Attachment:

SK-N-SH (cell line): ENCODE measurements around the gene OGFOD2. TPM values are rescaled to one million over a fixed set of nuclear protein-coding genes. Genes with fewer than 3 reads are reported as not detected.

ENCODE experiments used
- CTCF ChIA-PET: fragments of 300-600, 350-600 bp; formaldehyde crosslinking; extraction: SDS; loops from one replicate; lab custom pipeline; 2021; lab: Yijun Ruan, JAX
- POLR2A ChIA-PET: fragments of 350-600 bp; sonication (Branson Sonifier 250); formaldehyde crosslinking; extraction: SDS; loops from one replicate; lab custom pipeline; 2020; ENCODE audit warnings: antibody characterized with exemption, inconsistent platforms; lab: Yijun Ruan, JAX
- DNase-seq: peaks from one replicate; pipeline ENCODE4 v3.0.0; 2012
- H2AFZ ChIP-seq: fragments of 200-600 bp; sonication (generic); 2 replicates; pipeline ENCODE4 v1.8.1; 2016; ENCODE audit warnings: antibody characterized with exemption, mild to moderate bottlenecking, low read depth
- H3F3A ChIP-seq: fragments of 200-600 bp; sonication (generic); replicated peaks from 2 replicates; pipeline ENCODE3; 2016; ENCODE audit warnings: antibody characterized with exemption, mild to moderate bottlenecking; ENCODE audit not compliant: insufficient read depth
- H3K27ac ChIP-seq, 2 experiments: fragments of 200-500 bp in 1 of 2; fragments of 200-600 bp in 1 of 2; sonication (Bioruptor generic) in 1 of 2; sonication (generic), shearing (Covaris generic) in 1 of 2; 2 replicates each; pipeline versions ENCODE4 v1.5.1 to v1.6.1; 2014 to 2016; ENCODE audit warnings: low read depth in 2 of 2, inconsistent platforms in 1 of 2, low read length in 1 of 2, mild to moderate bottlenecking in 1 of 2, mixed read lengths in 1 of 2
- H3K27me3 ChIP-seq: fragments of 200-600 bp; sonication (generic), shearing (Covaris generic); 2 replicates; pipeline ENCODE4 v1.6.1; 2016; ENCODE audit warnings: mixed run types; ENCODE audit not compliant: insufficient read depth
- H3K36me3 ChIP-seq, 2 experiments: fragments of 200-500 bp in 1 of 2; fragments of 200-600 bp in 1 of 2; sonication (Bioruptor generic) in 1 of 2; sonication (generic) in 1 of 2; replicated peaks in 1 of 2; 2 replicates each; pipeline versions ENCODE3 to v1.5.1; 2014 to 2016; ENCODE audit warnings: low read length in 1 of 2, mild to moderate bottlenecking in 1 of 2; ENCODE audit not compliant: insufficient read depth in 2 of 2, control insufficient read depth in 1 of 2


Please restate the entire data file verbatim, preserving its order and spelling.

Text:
SK-N-SH (cell line): ENCODE measurements around the gene OGFOD2. TPM values are rescaled to one million over a fixed set of nuclear protein-coding genes. Genes with fewer than 3 reads are reported as not detected.

ENCODE experiments used
- CTCF ChIA-PET: fragments of 300-600, 350-600 bp; formaldehyde crosslinking; extraction: SDS; loops from one replicate; lab custom pipeline; 2021; lab: Yijun Ruan, JAX
- POLR2A ChIA-PET: fragments of 350-600 bp; sonication (Branson Sonifier 250); formaldehyde crosslinking; extraction: SDS; loops from one replicate; lab custom pipeline; 2020; ENCODE audit warnings: antibody characterized with exemption, inconsistent platforms; lab: Yijun Ruan, JAX
- DNase-seq: peaks from one replicate; pipeline ENCODE4 v3.0.0; 2012
- H2AFZ ChIP-seq: fragments of 200-600 bp; sonication (generic); 2 replicates; pipeline ENCODE4 v1.8.1; 2016; ENCODE audit warnings: antibody characterized with exemption, mild to moderate bottlenecking, low read depth
- H3F3A ChIP-seq: fragments of 200-600 bp; sonication (generic); replicated peaks from 2 replicates; pipeline ENCODE3; 2016; ENCODE audit warnings: antibody characterized with exemption, mild to moderate bottlenecking; ENCODE audit not compliant: insufficient read depth
- H3K27ac ChIP-seq, 2 experiments: fragments of 200-500 bp in 1 of 2; fragments of 200-600 bp in 1 of 2; sonication (Bioruptor generic) in 1 of 2; sonication (generic), shearing (Covaris generic) in 1 of 2; 2 replicates each; pipeline versions ENCODE4 v1.5.1 to v1.6.1; 2014 to 2016; ENCODE audit warnings: low read depth in 2 of 2, inconsistent platforms in 1 of 2, low read length in 1 of 2, mild to moderate bottlenecking in 1 of 2, mixed read lengths in 1 of 2
- H3K27me3 ChIP-seq: fragments of 200-600 bp; sonication (generic), shearing (Covaris generic); 2 replicates; pipeline ENCODE4 v1.6.1; 2016; ENCODE audit warnings: mixed run types; ENCODE audit not compliant: insufficient read depth
- H3K36me3 ChIP-seq, 2 experiments: fragments of 200-500 bp in 1 of 2; fragments of 200-600 bp in 1 of 2; sonication (Bioruptor generic) in 1 of 2; sonication (generic) in 1 of 2; replicated peaks in 1 of 2; 2 replicates each; pipeline versions ENCODE3 to v1.5.1; 2014 to 2016; ENCODE audit warnings: low read length in 1 of 2, mild to moderate bottlenecking in 1 of 2; ENCODE audit not compliant: insufficient read depth in 2 of 2, control insufficient read depth in 1 of 2